When I was a child in the mid 1930"s the hardest job for the average homemaker was washing clothes. We lived on a farm and did have cold running water in the house. But after we left my birth place we did not have running water on any of the rent farms and water was carried to the house from an outdoor well in cold Minnesota.
We used a cast iron wood cook stove for cooking and heating water for washing clothes and for Saturday night baths in the wash tub. My Mother had a copper bottomed boiler in which she used to heat water and boil the white cotton clothing and sheets. Mother made her own lye soap and I remember her shaving the soap which she added to the water in the boiler. After the white clothing had been boiled the clothing and soap were transferred to the washing machine.
The washing machine had a round wood tub and an agitator and a wringer. The agitator was powered by hand by whatever child was around the kitchen. Sometimes me. The clother were removed from the tub and put through the wringer to the rinse water which had blueing added to it. We rinsed the clothes and then put them through the wringer again to another tub of cold water. We did the second rinse and then put the clothes through the wringer again and then hung the clothes outside to dry. In winter time we hung clothes outside and they froze almost dry and then we brought them into the house and hung on lines stretched across the dining room to finish drying.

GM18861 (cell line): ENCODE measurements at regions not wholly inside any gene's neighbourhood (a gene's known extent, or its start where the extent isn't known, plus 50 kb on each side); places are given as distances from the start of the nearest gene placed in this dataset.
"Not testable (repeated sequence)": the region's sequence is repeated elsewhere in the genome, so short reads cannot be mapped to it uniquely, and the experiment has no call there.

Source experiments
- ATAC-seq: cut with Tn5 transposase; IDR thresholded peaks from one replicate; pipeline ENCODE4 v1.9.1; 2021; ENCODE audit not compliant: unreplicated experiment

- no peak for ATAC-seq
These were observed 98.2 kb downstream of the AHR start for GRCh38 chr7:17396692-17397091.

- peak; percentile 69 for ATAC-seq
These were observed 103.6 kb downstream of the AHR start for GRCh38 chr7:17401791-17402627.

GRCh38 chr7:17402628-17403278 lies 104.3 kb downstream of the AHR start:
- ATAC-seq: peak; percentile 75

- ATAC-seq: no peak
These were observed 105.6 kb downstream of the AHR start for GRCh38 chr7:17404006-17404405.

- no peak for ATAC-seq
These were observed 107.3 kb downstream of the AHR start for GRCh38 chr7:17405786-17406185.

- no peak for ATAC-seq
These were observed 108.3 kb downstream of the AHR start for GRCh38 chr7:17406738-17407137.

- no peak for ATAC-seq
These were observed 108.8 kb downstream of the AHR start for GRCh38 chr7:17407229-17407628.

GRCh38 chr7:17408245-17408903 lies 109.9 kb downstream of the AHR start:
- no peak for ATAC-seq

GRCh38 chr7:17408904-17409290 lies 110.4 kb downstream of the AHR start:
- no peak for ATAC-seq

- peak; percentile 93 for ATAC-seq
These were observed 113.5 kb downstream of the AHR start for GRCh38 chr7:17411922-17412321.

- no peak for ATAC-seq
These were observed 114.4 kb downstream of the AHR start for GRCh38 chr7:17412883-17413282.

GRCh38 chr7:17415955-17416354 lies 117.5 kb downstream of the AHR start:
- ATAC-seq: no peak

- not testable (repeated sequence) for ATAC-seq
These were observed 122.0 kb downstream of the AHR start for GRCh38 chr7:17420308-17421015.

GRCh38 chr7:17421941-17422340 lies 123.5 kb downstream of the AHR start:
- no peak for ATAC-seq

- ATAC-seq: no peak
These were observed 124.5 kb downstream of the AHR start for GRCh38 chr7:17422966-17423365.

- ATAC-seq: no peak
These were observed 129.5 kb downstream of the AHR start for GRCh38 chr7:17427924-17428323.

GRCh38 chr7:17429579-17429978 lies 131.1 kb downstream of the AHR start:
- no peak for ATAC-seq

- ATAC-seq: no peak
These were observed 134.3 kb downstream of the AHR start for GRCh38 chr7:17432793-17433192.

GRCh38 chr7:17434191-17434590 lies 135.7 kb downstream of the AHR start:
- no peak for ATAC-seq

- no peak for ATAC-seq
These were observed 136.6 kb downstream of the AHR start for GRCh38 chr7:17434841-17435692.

We wore the same clothes to school for several days and changed into old clothes when we returned from school. I remember wearing long underware and a garter belt to hold up my long cotton stockings. This was in Minnesota and the winters were cold. I did wear a snow suit to school as I had to walk 1/2 mile to school 10 below or whatever the temp. My mother had 5 children at home and she tried to save on washing clothes.
I remember a few years later when my Mother bought a washing machine powered by a Briggs & Stratton motor. Mother was so proud of that machine.
I married in 1948 and our son Eddie was born in 1949. I returned to work on the railroad when he was 8 weeks old. Dale noticed how hard I was working and decided to buy us a Western Auto automatic washing machine. It was the one thing that enabled me to go back to work and not spend half a day washing clothes. The automatic washing machine as we know it was in general use in the late 1940"s. To me it was a miracle invention and I was so happy to have it.